Book review: I’m (still) a believer

index11I admit this recent election has left me disheartened and disappointed. I keep looking for signs of hope. And I’ve found a few.

The nearly four million members of Pantsuit Nation on Facebook continue to share stories of everyday and heroic kindnesses they witness.  Good people across the country endeavor to “go high” when others “go low.” They’ve stood beside someone being harassed. They’ve bought coffee for someone in a hateful mood. They’ve refused to look away. Small things can turn into big things and remind us to start where we are.

One much quieter thing I did to improve my frame of mind was to read David Axelrod’s memoir, Believer: My Forty Years in Politics. I’d heard David on NPR soon after the results came in and I detected in him the same search for hope that I felt.

Axelrod was infected by the politics bug as a child, when his babysitter took him to see John F. Kennedy speak. While he was too young to understand the nuances of JFK’s words, the message that he took away from that experience was simply this:

“…we are the masters of our future, and politics is the means by which we shape it.”

In the book, he traces his roots to his Jewish immigrant grandparents and his mismatched parents. David finds his way to college in Chicago and then a job as an idealistic young journalist tilting at the windmills of Chicago politics. He marries Susan and tells of the heartbreak when their infant daughter begins having seizures. The inability to protect her child from seizures as well as the devastating effects of the medications meant to control them leads Susan Axelrod to found CURE. 

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David begins taking a more active role in campaigns with Senator Paul Simon, whose refusal to sell out impressed him when Simon said, “I’d rather lose with principle that win by standing for nothing.”

As a journalist, Axelrod seemed to understand at an instinctual level that campaigns were about telling compelling stories. His earliest campaign efforts reflected that.

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While this narrative stops short of the most recent campaign it details not only the election of Barack Obama but also the challenges and issues he faced as President. Axelrod acted as a senior adviser through the first two years of the Obama administration then returned for the 2012 campaign.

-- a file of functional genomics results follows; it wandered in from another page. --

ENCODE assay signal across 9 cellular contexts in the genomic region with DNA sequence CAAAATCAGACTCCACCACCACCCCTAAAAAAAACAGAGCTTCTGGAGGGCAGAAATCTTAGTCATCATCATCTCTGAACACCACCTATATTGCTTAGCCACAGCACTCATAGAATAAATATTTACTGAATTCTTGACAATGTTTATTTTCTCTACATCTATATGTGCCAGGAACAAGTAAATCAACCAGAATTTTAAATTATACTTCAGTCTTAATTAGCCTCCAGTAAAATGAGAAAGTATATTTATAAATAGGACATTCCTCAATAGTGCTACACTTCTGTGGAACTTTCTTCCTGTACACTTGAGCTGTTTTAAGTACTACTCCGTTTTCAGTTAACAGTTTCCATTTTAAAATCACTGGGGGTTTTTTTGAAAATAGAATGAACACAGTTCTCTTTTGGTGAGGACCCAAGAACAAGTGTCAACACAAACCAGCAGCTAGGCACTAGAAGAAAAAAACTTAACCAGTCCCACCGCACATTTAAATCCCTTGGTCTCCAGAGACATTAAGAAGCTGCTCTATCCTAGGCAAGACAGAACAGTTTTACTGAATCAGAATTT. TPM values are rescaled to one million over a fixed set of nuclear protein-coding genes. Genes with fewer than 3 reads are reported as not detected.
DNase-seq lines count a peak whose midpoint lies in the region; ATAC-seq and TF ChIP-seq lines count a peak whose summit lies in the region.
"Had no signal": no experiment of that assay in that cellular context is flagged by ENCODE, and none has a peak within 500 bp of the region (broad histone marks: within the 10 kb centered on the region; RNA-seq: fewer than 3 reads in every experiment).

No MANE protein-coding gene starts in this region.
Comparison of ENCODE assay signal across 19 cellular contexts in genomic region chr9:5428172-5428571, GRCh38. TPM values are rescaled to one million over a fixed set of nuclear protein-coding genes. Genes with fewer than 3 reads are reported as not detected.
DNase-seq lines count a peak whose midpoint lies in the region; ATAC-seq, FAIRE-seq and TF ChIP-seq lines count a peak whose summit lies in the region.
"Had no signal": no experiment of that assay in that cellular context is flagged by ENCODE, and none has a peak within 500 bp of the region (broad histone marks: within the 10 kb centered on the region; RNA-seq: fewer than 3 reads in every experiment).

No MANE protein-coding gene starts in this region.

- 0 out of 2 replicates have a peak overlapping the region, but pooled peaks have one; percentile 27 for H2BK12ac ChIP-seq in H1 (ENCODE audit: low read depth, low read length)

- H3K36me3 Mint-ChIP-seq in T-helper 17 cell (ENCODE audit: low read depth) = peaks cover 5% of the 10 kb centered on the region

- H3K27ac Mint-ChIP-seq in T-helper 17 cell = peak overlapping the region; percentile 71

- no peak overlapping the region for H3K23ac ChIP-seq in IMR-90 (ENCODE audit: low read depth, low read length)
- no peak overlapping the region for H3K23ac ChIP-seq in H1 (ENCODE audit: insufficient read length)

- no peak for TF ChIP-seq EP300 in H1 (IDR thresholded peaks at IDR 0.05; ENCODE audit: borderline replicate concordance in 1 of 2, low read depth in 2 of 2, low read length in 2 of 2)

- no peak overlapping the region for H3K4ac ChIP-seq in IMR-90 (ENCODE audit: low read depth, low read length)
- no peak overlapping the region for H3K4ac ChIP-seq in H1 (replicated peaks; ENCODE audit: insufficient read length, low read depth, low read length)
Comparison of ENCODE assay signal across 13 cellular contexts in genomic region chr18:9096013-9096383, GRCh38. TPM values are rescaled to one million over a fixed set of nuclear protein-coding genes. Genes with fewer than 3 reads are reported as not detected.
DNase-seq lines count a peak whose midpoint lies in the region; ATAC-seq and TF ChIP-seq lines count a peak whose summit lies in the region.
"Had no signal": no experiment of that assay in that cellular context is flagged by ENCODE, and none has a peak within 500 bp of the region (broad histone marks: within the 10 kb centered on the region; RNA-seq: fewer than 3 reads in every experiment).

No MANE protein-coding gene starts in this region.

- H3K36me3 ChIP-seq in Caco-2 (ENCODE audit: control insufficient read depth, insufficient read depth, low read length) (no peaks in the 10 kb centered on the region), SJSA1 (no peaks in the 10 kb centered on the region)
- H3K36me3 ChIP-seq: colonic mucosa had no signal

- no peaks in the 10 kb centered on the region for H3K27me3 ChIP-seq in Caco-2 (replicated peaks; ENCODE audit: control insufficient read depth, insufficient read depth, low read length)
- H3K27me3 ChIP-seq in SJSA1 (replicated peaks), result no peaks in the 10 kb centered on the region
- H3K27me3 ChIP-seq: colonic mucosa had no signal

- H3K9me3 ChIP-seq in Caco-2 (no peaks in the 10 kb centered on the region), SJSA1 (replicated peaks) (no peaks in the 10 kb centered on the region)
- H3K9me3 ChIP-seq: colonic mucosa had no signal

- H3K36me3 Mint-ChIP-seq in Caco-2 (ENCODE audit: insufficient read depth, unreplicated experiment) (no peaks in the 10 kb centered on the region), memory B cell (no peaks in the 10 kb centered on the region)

It gets into the weeds of personality, policy, and politics as they tackle the housing meltdown, the auto bail-out, unemployment, deficits, stimulus, Guantanamo, healthcare, and more. It’s a long read. You might find yourself skimming a few of the weedier sections, as I did.

No one comes out as perfect here. Everyone made mistakes. There were some failures and a few embarrassing moments. Nonetheless, for this lifelong Democrat, it reminded me of all the good that was accomplished in the last eight years.  The reality is that in spite the current uncertainty, a President—no matter how “great”–can only do so much. Furthermore, the only way for us to shape the future is to stand up, be counted, and never stop believing.

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Everything changes. Again.

Warning: This post is directed to members and former members of Weight Watchers. Others may be confused by the talk of Points, the WW calculation that takes into consideration nutritional elements besides calories–things like protein, carbs, fat, and fiber. The program and formula have changed over WW’s 50 year history, causing much weeping, wailing, and gnashing of teeth. Every time.

changeIn 2001, I weighed over two hundred pounds. How much over, I’ll leave to your imagination. It only took me two years to reach my goal. Am I just slow-learner or do I suffer from attention deficit issues? Maybe both? You can read about my weight loss journey here: Gains and losses go beyond the scale. But I’m not talking about that today. Today, fifteen years later, I’m talking about perspective, trust, and looking at the big picture when it comes to change.